Wednesday, 21 November, 2018

Facing defections, Senate GOP leaders delay health care vote

Capitol building in Washington D.C Capitol building in Washington D.C
Stacy Diaz | 29 June, 2017, 08:59

Republican senators gathered at the White House on Tuesday afternoon for an impromptu meeting with the President after Senate Majority Leader Mitch McConnell said he would be postponing the vote on the health care bill until after the July 4 recess.

"Plain and simple-the Senate Republican version of Trumpcare is a greater disaster for the people of CT than the version passed by House Republicans", Malloy said in a statement accompanying the report.

Republican senators went to the White House later in the afternoon to talk with President Trump about the status of the bill.

"We're getting very close", Trump told reporters before the start of a meeting at the White House with senators.

Trump invited them to meet after McConnell chose to delay a vote on a Senate health care bill because there aren't enough votes to pass it. He told reporters on Tuesday that he was very optimistic.

A report issued Monday by the Congressional Budget Office estimated that if the Republican bill was enacted, 22 million fewer Americans would have health care coverage over the coming decade and that some Americans would have to pay more for the same level of coverage they now possess.

The bill would repeal and replace major portions of the Affordable Care Act, also known as Obamacare.

A political nonprofit run by former campaign advisers of President Donald Trump says it has pulled a $1 million ad campaign launched Tuesday against Nevada's Republican Sen.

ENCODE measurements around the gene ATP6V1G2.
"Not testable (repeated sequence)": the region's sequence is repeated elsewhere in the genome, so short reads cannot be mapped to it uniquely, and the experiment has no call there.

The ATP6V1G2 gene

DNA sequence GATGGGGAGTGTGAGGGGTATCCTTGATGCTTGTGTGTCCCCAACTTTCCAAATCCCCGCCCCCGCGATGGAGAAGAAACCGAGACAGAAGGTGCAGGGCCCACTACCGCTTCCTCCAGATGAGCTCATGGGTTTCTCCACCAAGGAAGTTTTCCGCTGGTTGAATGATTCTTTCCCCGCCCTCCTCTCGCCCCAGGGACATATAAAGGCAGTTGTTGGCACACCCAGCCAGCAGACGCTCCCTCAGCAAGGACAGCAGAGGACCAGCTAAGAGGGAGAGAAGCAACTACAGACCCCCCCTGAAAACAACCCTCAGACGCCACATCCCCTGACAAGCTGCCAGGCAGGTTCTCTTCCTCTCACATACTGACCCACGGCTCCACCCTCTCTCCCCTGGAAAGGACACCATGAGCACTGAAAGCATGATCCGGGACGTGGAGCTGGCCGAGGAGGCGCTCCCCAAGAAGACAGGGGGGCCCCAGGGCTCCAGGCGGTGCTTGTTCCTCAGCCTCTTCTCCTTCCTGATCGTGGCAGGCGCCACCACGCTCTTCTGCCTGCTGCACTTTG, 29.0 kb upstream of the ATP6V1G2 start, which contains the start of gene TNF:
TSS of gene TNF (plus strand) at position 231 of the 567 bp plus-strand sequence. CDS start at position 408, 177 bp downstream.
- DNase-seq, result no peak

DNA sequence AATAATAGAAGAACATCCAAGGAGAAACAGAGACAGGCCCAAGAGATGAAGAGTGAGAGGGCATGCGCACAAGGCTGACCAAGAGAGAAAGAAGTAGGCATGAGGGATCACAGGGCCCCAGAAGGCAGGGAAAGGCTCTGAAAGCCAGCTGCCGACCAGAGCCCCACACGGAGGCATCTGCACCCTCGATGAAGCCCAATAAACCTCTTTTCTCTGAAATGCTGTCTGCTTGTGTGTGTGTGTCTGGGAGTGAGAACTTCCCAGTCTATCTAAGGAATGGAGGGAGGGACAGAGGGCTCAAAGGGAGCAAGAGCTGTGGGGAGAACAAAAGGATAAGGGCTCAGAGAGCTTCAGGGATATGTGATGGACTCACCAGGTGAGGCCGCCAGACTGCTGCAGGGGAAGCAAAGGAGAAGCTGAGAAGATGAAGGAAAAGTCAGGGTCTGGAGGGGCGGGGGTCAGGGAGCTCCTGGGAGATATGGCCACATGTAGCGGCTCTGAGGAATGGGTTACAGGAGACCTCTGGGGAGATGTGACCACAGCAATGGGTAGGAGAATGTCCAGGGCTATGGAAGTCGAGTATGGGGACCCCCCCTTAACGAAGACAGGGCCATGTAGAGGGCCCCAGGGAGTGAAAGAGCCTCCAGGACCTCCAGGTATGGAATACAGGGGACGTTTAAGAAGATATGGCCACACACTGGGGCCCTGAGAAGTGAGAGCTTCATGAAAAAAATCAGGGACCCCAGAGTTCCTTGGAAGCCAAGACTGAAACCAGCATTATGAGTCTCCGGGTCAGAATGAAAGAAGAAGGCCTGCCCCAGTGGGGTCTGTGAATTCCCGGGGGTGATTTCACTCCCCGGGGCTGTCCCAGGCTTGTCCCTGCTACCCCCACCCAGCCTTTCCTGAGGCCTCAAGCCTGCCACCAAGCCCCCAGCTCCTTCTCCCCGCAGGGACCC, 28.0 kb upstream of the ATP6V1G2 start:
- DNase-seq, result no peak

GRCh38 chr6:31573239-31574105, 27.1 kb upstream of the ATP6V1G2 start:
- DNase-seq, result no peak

After the news broke, three Republican senators who hadn't yet publicly opposed the bill rushed to claim they were no-votes all along. McConnell said that Trump has been involved in the process in the last week, and said that Trump's involvement would be especially helpful as Republicans embark on a final push to secure enough votes for the bill's passage.

Analysis shows that millionaires would get tax cuts averaging $52,000 a year from the Senate Republicans' health bill.

Sen. Susan Collins (R-ME) may have dealt the killing blow to her party's already troubled healthcare bill.

Leader McConnell said he wants changes to be scored again by CBO before a vote. "We are going to see what we are going to do".

"We've got to do some more work on it", he said. But moderates like Heller and Susan Collins of ME criticize the bill as overly punitive in throwing people off insurance roles and limiting benefits paid by Medicaid, which has become the nation's biggest health care program, covering nursing home care for seniors as well as care for many poor Americans. To me, that's a canary in the coal mine for broader GOP concerns about their health care bill.

McConnell fought hard to avoid sending senators to their home states without a passed bill this weekend. He questioned whether "Senate leadership" was open to making what he calls improvements. It's projected to lower the deficit by billions over 10 years, and also cut taxes on corporations and the wealthy.

Still, Cornyn may be in agreement with McConnell just a day later as since his strongly-worded statement, two Republican senators have come out against the bill. It revokes in 2020 the requirement that providers cover essential health benefits, one of which is substance abuse services.

The office said that overall, the Senate legislation would increase out of pocket costs for deductibles and copayments.

At least four conservative Republican senators said they were still opposed after the CBO analysis. That's because standard policies would be skimpier than now offered under Obama's law, covering a smaller share of expected medical costs.